As mentioned earlier, someone with a victim mentality often feels they have no control, no power over their circumstances. They honestly believe that they do not have any capacity to change things.
When bad things happen to people, it can affect their worldview so extremely that the powerlessness they felt in past trauma could last until adulthood (especially when these situations originate in their childhood).
Someone showing signs of victim mentality in relationships can’t tolerate conflict even if it is the healthy kind. They are unable to look inward; they know what they feel – which is a negative emotion – and the only way they can explain it is that it is “happening to them.”
5) They are passive-aggressive when interacting with others
People who experience powerlessness tend to be passive-aggressive when dealing with others. The likelihood of this happening between individuals in a relationship is greater since one’s passive-aggressiveness leads to the emotional blackmail of the other.
When they don’t get what they want (e.g., attention, sympathy), this is how they process their emotions. Since they can’t deal with their anger head-on, this is how they express it and how they get their way without actual confrontation.
Some passive-aggressive behaviors that a person with a victim mentality may show include: giving the cold shoulder, being sarcastic, blaming others, and sending mixed messages. This sign of victim mentality in relationships is one of the key ingredients of a recipe for disaster.
6) They appear attracted to drama
One of the 12 signs of victim mentality in relationships lends the appearance of these people as though they almost like getting into problematic situations or getting entangled in toxic drama.
They fail to do things that should be good for them – they associate with toxic people and engage in situations that can only lead them to fail and get disappointed. Victims also seem talented in dragging others into the turbulent mess that is their life.
Being in a relationship with such a person can get exhausting. Relationship drama, which tends to be more severe than typical difficulties between couples, indicates the immaturity of one (or both partners) and petty grudges that are not communicated to one another.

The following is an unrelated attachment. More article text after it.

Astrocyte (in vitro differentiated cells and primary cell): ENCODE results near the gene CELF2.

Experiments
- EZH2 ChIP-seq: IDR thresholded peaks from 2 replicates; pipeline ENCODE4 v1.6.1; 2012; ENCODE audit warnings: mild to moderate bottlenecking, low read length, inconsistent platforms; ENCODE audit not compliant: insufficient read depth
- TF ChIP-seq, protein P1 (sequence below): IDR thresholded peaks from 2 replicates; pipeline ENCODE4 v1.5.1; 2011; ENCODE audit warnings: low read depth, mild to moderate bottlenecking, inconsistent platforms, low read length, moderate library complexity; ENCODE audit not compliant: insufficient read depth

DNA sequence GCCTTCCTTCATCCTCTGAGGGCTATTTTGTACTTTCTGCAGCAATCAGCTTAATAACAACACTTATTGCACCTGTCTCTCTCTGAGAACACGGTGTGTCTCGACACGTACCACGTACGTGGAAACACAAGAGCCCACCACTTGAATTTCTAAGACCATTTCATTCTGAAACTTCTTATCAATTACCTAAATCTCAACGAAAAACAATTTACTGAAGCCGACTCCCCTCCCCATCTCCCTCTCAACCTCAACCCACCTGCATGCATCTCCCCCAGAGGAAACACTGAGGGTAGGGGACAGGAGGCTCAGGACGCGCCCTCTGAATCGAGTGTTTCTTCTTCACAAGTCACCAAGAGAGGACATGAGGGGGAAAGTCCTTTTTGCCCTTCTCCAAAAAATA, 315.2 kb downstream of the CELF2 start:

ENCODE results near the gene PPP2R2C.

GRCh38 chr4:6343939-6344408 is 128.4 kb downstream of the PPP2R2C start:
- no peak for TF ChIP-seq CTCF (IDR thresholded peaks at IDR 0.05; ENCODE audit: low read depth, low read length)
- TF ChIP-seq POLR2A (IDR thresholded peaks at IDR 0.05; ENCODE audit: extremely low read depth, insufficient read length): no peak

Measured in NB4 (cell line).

7) They tend to engage in self-sacrifice
Another sign of victim mentality in relationships is undertaking self-sacrifice. People like this refuse to experience pleasure or don’t want to admit they are enjoying something. They tend to engage in self-sacrifice even if the person for whom they are doing it did not ask it of them.
One instance would be when someone with a victim mindset sacrifices their goals in the guise of supporting their partner. Over time, they can develop feelings of resentment and frustration against their partner.
They might complain that they are deprived of whatever they need, conveniently forgetting that they have put their own plans on hold voluntarily.
8) They may show a destructive pattern of behavior
In relation to having a tendency for self-sacrifice, another sign of victim mentality in relationships is that they sometimes show self-destructive behavior.
They express this by actively turning down (or even criticizing) help or advice offered by others, perpetuating the situation, and feeling sorry for themselves (e.g., saying, “Life is so unfair!”).
In its most extreme forms, this includes acts such as driving under the influence, smoking too much, and abusing drugs. It could also manifest through gambling, sex addiction, self-harm, or worse.
9) They believe everybody is out to get them
People with a victim mindset live in a world filled with victims, victimizers, and sometimes, rescuers. They have an external locus of control, which means that they believe things happen to people because of things they can’t control. Everything is always up to fate, chance, or the powers that be.
If you notice your partner behaves this way, they may have a victim mentality. It can even make you ask: do they really want to be helped?
The thing about victim mentality is that it is self-fulfilling. To amend the words of Rene Descartes: “I [feel] miserable, therefore I am.”
10) They talk negatively about themselves
Among the signs of victim mentality in relationships is speaking of themselves negatively and approaching life in general with a negative outlook.
Sometimes, when face with the challenges of day-to-day life, it can be hard to keep positive. But when you truly believe you have no way out of your current misery, that you are helpless, and always embroiled in drama — such as a person with a victim mentality — the least path of resistance is pessimism.
Negative self-talk sounds a lot like speech that reinforces the hopelessness of their situation, which was discussed earlier in the article:
- “Life is unfair”
- “I had it coming to me anyway”
- “It’s pointless, so why should I even try?”
- “Bad things always happen to me”
Negativity usually comes together with self-sabotage. When someone with a victim mentality follows their negative mindset, they are more likely to unconsciously ruin their own efforts to change.